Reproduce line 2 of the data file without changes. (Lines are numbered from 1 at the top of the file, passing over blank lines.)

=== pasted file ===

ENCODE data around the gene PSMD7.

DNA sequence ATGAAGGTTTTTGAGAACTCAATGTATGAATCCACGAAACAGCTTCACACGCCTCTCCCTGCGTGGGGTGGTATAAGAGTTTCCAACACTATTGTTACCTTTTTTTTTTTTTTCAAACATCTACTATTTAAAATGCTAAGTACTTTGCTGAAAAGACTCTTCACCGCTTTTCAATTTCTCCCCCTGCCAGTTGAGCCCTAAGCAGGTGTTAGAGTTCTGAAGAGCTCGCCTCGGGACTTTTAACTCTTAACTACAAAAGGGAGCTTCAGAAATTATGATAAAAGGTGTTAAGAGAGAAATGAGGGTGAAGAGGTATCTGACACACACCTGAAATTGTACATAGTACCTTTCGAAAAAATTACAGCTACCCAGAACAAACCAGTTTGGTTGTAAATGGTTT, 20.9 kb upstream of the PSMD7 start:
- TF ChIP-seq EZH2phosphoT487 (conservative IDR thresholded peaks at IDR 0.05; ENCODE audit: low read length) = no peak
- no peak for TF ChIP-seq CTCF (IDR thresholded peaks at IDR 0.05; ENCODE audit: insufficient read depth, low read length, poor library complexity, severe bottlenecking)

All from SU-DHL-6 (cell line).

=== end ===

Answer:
DNA sequence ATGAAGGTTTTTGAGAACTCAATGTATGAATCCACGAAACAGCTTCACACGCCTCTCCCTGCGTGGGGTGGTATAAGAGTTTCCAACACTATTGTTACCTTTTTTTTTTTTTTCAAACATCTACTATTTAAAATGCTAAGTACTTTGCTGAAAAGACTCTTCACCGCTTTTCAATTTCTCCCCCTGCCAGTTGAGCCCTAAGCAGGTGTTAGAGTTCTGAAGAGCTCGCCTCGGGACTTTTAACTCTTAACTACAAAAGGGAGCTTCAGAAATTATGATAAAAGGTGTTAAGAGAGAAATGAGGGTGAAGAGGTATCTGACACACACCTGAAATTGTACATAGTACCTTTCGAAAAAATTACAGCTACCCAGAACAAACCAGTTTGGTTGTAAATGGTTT, 20.9 kb upstream of the PSMD7 start: